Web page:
As a Canadian investor, you’re doing yourself a huge disservice by choosing not to own any one of Canada’s Big Six banks. They’re forever investments in their purest form, and any time they pull back as a group, they’ve proven to be opportunistic buys for long-term investors in retrospect.
I’m a big fan of the Big Six banks, especially after the recent October-November correction, but what I’m not a fan of are some of Canada’s smaller regional players, like Canadian Western Bank (TSX:CWB), an Edmonton-based bank whose stock I referred to as “toxic” back in January.
Since my strong sell recommendation on Canadian Western Bank, shares have plummeted 34%, and now that shares trade at multiples that are more in line with reality, I still don’t think the name is nearly as attractive as any of the Big Six bank stocks, many of which are cheaper, sport higher yields, are less risky, and are just better businesses overall.
“Canadian Western Bank, as the name suggests, operates primarily in western Canada, and is thus heavily exposed to the struggling province of Alberta. Sure, the Albertan economy may be poised to enjoy a rebound in time, but it still has plenty of loans to many Albertan borrowers, many of whom are still under financial stress” I said back in January. “… I don’t think the elevated risk profile is suitable for the average investor seeking to bolster the core of their portfolio.”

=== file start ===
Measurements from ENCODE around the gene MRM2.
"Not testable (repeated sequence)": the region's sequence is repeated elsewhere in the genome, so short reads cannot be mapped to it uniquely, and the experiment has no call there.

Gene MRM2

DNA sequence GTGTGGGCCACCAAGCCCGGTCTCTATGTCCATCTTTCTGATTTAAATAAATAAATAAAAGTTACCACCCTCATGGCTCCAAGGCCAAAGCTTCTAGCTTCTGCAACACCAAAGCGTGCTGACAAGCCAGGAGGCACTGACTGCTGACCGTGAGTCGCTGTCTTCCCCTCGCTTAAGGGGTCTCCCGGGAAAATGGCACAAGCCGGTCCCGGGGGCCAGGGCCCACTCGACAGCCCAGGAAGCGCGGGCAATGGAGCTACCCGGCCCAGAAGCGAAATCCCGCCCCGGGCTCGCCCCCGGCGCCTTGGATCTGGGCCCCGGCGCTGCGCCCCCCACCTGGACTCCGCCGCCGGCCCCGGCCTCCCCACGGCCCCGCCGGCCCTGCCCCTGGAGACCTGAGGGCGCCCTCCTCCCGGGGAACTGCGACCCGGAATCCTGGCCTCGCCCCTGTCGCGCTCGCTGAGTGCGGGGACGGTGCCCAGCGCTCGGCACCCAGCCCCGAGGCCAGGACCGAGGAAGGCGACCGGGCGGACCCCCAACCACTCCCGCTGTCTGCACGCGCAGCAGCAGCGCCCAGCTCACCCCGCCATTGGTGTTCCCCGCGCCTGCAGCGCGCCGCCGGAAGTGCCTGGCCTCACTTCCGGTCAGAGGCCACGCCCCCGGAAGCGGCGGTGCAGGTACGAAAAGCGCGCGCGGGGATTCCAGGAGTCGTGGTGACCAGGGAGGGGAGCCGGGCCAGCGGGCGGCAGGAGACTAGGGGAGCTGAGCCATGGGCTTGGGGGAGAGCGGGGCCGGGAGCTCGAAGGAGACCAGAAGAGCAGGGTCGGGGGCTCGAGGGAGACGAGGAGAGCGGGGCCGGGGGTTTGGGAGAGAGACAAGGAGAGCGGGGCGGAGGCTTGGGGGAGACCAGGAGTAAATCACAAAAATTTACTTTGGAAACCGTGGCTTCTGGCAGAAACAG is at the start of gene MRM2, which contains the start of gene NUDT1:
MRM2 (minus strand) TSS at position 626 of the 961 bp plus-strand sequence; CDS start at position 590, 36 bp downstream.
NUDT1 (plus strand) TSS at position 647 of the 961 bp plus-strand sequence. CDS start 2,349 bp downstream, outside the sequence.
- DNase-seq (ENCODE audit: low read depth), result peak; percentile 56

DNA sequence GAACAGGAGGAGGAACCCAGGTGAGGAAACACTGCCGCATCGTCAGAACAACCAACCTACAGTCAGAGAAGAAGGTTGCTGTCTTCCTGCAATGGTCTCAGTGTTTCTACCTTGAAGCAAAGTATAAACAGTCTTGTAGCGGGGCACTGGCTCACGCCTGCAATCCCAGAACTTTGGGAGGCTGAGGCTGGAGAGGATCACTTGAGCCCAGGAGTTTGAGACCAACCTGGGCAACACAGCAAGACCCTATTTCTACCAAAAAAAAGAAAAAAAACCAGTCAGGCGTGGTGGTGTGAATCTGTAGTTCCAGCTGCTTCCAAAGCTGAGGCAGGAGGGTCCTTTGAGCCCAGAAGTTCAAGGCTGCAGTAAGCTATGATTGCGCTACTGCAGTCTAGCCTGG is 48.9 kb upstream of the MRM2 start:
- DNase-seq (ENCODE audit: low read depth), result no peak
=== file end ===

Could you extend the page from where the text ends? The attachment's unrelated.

Fast forward to today, and Canadian Western Bank stock has been clobbered as troubles have continued to mount in Alberta’s troubled oil patch. Allowance for credit losses has crept up of late, and in spite of the weak state of the Albertan economy and retreating real estate prices in British Columbia, management is guiding for around 9% in year-over-year loan growth for 2019, a similar magnitude of loan growth experienced this year.
I’d take management’s guidance on loan growth with a very fine grain of salt, because it appears they’ve set the bar too high for themselves given the negative trajectory of oil prices and the massive WCS discount to WTI, which could realistically get much wider over the medium term.
Simply put, I think management is setting themselves up for failure in 2019, as I don’t see any sort of relief for the Albertan economy any time soon. With such regional headwinds, Canadian Western Bank could fall much further into the abyss, so the stock may be an ideal short for the new year if you’re looking to hedge your long portfolio from a bear market which appears imminent at this juncture.
At the time of my original sell recommendation, I failed to understand why anyone would want to pay a premium multiple for a riskier stock with a meagre 2.4% dividend yield, which paled in comparison to every big Canadian bank stock at the time.
Today, the dividend yield is at 4%, which I still don’t think is enough to justify the enormous risks associated with Canadian Western Bank and its heavy exposure to Alberta (and B.C., which has its own set of issues).
Stay hungry. Stay Foolish.